• 2008: Professor Marc Feldmann, FMedSci, FAA, FRS and Emeritus Professor Sir Ravinder Maini, FRCP, FMedSci, FRS of The Kennedy Institute of Rheumatology, [Imperial College London], received the 2008 Dr. Paul Janssen Award for their role in the discovery of tumor necrosis factor-alpha, or TNF-alpha, as an effective therapeutic target for rheumatoid arthritis and other autoimmune diseases.[13]
  • 2009: Axel Ullrich, PhD, director of the Department of Molecular Biology, Max Planck Institute of Biochemistry in Germany, received the 2009 Dr. Paul Janssen Award for Biomedical Research for his pioneering work in applying molecular biology and molecular cloning to the discovery of protein therapeutics for the treatment of a wide range of diseases, including diabetes and cancer. Basic research in Ullrich’s laboratory led to the characterization of several medically relevant receptors of the tyrosine kinase family, including receptors for epidermal growth factor and vascular endothelial growth factor. He demonstrated that these receptors are critically involved in human cancer and developed therapeutics based on these discoveries.[14]

Popularity polls[edit]

  • In 2005 he finished as runner up, after Father Damien, in the poll for The Greatest Belgian organized by the regional Flemish television.[citation needed]
  • He also came third in an equivalent contest amongst Germanophone Belgians, Belg der Belgen.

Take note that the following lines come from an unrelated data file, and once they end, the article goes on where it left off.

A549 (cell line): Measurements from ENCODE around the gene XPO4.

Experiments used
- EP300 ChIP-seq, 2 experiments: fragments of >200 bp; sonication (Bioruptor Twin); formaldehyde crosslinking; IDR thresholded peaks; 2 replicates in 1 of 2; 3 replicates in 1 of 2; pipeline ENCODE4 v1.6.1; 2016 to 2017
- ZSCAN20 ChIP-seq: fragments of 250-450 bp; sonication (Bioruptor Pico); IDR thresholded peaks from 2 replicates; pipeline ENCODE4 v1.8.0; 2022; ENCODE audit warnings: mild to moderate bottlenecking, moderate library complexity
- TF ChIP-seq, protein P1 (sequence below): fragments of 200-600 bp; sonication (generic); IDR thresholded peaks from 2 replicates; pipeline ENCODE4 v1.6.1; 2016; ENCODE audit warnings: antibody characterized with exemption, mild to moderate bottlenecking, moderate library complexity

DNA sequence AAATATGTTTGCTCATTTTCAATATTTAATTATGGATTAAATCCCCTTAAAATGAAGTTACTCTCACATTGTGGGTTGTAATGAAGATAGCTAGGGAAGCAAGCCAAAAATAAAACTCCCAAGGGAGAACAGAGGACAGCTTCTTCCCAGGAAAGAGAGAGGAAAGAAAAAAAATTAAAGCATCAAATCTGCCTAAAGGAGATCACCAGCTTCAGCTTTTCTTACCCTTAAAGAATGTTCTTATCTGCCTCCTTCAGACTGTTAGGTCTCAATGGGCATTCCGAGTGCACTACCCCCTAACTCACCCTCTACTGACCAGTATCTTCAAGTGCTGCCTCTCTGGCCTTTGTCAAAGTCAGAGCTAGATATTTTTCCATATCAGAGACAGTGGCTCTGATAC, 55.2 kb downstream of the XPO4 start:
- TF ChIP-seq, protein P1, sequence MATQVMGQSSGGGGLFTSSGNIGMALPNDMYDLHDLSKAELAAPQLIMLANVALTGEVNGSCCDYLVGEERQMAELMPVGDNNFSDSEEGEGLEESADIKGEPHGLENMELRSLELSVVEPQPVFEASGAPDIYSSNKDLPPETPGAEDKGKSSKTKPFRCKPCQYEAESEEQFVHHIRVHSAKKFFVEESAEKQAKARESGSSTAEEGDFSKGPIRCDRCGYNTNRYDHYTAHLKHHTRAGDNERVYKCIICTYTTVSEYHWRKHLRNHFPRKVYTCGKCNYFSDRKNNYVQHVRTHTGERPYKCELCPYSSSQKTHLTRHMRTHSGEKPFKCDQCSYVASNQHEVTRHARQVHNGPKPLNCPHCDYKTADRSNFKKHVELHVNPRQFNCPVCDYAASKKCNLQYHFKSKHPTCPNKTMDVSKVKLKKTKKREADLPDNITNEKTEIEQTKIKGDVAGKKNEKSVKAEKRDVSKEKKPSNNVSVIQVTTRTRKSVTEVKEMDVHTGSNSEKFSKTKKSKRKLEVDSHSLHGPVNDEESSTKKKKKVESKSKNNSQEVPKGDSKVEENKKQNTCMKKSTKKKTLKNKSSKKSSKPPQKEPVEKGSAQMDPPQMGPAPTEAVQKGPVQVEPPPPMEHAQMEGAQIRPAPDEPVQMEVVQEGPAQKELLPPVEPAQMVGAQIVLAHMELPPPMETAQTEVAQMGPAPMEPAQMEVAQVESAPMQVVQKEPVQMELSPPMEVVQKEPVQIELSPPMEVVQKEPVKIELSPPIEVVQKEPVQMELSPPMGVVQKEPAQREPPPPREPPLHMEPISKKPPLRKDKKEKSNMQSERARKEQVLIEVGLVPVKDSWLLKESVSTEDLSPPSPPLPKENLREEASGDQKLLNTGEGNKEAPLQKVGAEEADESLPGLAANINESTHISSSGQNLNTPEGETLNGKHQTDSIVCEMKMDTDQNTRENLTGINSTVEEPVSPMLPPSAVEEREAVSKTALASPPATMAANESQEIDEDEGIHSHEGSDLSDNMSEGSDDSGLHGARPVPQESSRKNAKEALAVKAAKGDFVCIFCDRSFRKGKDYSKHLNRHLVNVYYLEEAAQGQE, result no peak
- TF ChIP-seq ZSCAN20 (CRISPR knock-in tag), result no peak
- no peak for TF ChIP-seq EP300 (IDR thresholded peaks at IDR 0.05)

• On Wednesday 22 October 2008 Dr. Paul Janssen was awarded the title of Most Important Belgian Scientist, an initiative of the Eos magazine.[15]

See also[edit]

References[edit]

  1. ^ Paul Lewi, Obituary of Dr Paul Janssen (1926–2003), Drug Discovery Today, Volume 9, Issue 10, 15 May 2004, Pages 432–433
  2. ^ I. Oransky, Paul Janssen, The Lancet, Volume 363, Issue 9404, Pages 251–251
  3. ^ B. Granger, S. Albu, The Haloperidol Story, Annals of Clinical Psychiatry (after 1 Jan 2004), Volume 17, Number 3, Number 3/July–September 2005 , pp. 137–140(4)
  4. ^ Stanley TH, Egan TD, Van Aken H (2008). "A Tribute to Dr. Paul A. J. Janssen: Entrepreneur Extraordinaire, Innovative Scientist, and Significant Contributor to Anesthesiology". Anesth Analg 106 (2): 451–62. doi:10.1213/ane.0b013e3181605. PMID 18227300. Retrieved 7 May 2011. 
  5. ^ "W. Royce Hawkins, M.D., John F. Zieglschmid, M.D., Clinical aspects of crew health". Lsda.jsc.nasa.gov. Retrieved 2012-03-12. 
  6. ^ "Apollo Medical Kits". History.nasa.gov. Retrieved 2012-03-12. 
  7. ^ Magiels G, Paul Janssen. Pionier in farma en in China, Houtekiet, 2005
  8. ^ molmo.be
  9. ^ Yven Van Herrewege, Guido Vanham, Jo Michiels, Katrien Fransen, Luc Kestens, Koen Andries, Paul Janssen, and Paul Lewi, A Series of Diaryltriazines and Diarylpyrimidines Are Highly Potent Nonnucleoside Reverse Transcriptase Inhibitors with Possible Applications as Microbicides, Antimicrob Agents Chemother. 2004 October; 48(10): 3684–3689
  10. ^ "New AIDS Drug Discoveries To Battle Drug-Resistant HIV Strains". Sciencedaily.com. 2002-08-20. Retrieved 2012-03-12. 
  11. ^ Neuropsychopharmacology. "Thomas A Ban, Paul Adriaan Jan Janssen, 1926–2003, Neuropsychopharmacology (2004) 29, 1579–1580". Nature.com. Retrieved 2012-03-12. 
  12. ^ http://www.eurekalert.org/pub_releases/2006-09/jjp-cmn090806.php
  13. ^ http://www.eurekalert.org/pub_releases/2008-05/jjp-mfa051208.php
  14. ^ Axel Ullrich Named Winner of 2009 Dr. Paul Janssen Award for Biomedical Research
  15. ^ "Most Important Belgian Scientist". Picture.belga.be. 2008-10-22. Retrieved 2012-03-12. 

Further reading[edit]

External links[edit]